The biggest road block for every convergent device, however, is storage. Hard drives are slow and unreliable, while Flash drives are limited in size. But what if mobiles could have laptop-sized storage devices? Say, 100 GB? Enter nanotechnology, promising to revolutionise storage. With compact mobile devices, such as phones, what's required is tiny drives with large data densities that work on little or no power. Research underway in the UK-Imperial College London, Sheffield, and Durham universities, to be precise-has yielded prototypes of an entirely new chip design that mimics the way the human brain stores data. At the nanoscale, they've recreated the axon-neuron pattern of the human brain-a complex mesh of nanowires that perform computing functions at the nodes where the nanowires meet. We cannot explain it in detail in this space, but you can read more at

The bottom-line of all this is that we foresee mobile phones becoming very pocket-able mobile computing devices, which can also make calls-as an afterthought.

If you don't like what's available, make one...

There are three ways to define "Prosumer": for the consumer, the professional consumer, and the producer / consumer. For the consumer, "the customer is always right" is the attitude a lot of companies adhere to, and that's the end of that. What interests us more in terms of future trends-and sets our Sixth Sense a-tingling-is the professional consumers and the producer / consumers.

Professional Consumers
Those of you old enough to remember things the way they were a decade or two ago should think back to the way technology was bought, the way it was advertised. Because of the use of marketing gimmicks, fights for price, useless TLAs, even the love of your country in "be Indian, buy Indian" type ads, you could tell that the brands considered the Indian consumer to be, well, dumb. Be honest: how many of you knew how TVs worked, or even used a computer more than a decade ago? There was no Net, there was no trillion-dollar IT industry, and engineers and doctors got the best marriage proposals!

Fast-forward to today, and you see features and more features. You see ads for any sort of electronic device-from a TV to the iPhone-with all the specifications that can be crammed into the space. Have you seen LCD ads? They expect you to know what HDMI stands for; ditto for HDTV, 720p, the difference between "p" and "i" and other such indecipherable jargon. Ads for speaker sets have started telling you about watts per channel in RMS, not PMPO as it was done before-well, most speaker sets anyway. The bottom-line is that manufacturers know their target audience is well-informed.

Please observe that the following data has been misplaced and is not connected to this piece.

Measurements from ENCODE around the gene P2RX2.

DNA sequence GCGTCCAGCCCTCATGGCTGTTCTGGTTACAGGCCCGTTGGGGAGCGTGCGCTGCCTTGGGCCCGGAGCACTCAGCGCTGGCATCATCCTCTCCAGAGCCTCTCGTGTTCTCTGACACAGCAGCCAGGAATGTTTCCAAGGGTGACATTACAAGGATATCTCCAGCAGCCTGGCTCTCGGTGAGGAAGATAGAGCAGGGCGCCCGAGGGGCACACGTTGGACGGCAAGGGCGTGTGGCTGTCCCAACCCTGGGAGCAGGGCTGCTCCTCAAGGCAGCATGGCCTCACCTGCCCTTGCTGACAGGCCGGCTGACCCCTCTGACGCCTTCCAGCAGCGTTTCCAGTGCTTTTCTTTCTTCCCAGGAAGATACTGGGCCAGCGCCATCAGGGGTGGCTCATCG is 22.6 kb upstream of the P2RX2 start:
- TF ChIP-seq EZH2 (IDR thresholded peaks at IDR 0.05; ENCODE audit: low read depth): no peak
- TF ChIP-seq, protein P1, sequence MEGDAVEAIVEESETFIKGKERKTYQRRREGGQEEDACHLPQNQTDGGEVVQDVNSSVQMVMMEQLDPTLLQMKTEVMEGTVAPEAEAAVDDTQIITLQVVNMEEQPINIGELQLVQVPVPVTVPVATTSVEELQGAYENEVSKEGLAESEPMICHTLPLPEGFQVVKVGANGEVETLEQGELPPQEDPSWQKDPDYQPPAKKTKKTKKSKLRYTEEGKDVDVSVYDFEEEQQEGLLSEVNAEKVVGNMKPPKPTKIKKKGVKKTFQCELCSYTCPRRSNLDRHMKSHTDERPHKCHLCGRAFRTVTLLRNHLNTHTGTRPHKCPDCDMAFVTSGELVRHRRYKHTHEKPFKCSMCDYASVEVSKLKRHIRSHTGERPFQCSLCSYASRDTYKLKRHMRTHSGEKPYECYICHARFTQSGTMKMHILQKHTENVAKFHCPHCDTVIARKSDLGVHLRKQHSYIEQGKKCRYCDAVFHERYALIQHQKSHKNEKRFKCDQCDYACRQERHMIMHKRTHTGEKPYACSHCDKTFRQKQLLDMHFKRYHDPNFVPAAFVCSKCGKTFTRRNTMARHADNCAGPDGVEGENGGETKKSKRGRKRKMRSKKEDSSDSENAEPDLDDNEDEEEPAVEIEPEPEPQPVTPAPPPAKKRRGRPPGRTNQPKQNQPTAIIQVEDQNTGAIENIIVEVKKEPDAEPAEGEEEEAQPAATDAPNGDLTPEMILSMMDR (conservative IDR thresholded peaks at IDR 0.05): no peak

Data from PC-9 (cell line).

How Did This Happen?
Thanks to computers, the Net, the infiltration of technology into everyday life, and magazines like Digit, consumers have learnt more about technology, and are generally more interested in it than ever before. Manufacturers have kept pace with the consumer, offering multiple solutions and products to please the consumers' new-found fancies. You read about a technology because you want to, then you see an advertisement, you see the falling prices, and you want to buy it. The age-old system; the twist is, you now are a much more discerning buyer. It's the same old circle of product-life; you just know more about the birds and the bees now.

Alvin Toffler, noted futurist and author, first used the word "prosumer" in his book The Third Wave back in 1980. He predicted that with the burgeoning number of producers/manufacturers, markets would be inundated with options for us end users. Once this reached saturation point, the only way forward would be to give the end user exactly what he wanted. His definition of "prosumer" was the amalgamation of producer and consumer. He referred to it this way: